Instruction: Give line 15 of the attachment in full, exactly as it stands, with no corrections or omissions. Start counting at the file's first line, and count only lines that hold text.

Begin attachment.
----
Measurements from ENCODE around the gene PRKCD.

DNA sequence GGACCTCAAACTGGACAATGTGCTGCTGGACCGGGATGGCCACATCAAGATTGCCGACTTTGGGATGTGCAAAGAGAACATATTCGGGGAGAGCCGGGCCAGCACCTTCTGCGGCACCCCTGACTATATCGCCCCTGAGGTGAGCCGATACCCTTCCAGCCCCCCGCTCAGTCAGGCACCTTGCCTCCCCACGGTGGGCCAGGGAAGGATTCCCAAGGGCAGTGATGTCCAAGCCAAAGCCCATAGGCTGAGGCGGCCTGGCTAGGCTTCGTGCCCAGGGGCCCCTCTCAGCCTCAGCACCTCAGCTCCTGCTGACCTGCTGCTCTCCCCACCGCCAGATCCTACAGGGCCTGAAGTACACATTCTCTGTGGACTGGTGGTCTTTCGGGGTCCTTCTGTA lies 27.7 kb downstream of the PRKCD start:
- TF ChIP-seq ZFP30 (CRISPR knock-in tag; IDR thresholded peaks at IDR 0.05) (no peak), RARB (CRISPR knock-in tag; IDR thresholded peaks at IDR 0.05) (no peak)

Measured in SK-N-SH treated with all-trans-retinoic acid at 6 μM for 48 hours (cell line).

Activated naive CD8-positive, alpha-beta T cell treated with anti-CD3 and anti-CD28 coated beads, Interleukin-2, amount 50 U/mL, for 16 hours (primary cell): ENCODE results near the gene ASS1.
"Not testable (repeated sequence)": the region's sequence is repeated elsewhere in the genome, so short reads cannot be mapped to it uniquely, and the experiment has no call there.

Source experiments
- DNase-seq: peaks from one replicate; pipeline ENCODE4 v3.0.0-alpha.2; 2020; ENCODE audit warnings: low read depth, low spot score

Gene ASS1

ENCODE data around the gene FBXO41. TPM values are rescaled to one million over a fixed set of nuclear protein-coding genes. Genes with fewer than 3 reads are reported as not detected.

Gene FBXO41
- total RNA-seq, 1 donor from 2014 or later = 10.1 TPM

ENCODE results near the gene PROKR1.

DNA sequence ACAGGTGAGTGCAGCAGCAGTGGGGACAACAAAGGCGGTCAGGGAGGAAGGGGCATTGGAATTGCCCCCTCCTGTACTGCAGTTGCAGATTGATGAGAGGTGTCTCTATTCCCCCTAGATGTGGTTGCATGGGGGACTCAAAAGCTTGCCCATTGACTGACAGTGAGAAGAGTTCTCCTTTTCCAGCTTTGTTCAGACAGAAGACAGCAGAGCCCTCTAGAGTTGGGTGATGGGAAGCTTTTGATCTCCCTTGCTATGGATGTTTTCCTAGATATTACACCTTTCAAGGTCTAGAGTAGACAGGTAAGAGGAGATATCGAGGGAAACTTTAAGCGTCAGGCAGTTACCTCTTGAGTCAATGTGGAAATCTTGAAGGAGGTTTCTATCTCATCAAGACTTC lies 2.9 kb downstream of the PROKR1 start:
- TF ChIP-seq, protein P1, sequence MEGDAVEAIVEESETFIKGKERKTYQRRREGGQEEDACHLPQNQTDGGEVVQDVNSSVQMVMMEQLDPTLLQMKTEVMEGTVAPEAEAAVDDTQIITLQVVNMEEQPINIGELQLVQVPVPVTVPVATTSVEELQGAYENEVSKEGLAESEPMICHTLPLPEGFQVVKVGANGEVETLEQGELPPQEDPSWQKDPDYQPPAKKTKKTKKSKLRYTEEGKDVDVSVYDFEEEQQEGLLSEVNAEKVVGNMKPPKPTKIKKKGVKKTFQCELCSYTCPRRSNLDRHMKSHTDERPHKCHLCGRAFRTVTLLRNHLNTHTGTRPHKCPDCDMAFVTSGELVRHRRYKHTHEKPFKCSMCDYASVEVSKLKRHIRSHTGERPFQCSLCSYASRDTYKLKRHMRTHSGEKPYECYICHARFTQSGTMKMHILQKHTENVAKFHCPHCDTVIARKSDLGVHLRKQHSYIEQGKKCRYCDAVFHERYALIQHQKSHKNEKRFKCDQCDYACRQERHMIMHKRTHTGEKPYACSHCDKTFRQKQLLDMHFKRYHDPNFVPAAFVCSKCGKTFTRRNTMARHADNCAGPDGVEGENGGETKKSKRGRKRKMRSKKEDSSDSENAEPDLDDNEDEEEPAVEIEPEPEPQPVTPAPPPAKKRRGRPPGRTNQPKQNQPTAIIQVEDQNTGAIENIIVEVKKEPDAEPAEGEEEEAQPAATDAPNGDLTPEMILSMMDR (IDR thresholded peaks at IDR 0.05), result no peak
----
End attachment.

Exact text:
- TF ChIP-seq, protein P1, sequence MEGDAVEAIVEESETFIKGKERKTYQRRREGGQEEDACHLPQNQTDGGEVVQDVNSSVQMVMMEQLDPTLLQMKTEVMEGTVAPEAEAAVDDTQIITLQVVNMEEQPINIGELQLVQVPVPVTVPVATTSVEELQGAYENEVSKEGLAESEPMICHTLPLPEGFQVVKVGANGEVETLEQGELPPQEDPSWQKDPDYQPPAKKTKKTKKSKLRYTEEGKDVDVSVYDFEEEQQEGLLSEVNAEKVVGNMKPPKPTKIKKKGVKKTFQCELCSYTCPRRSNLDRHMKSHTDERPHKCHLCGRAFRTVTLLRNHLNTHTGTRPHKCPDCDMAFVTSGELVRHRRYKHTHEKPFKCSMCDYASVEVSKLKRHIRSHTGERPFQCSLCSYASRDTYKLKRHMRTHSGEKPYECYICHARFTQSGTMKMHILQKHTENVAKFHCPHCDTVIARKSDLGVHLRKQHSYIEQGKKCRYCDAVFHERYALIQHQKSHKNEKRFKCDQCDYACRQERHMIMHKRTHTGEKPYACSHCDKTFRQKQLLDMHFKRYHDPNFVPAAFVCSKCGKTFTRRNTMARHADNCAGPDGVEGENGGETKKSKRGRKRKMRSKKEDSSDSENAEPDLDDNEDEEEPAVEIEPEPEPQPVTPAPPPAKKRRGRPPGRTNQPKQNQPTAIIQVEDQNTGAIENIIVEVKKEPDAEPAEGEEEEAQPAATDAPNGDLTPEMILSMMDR (IDR thresholded peaks at IDR 0.05), result no peak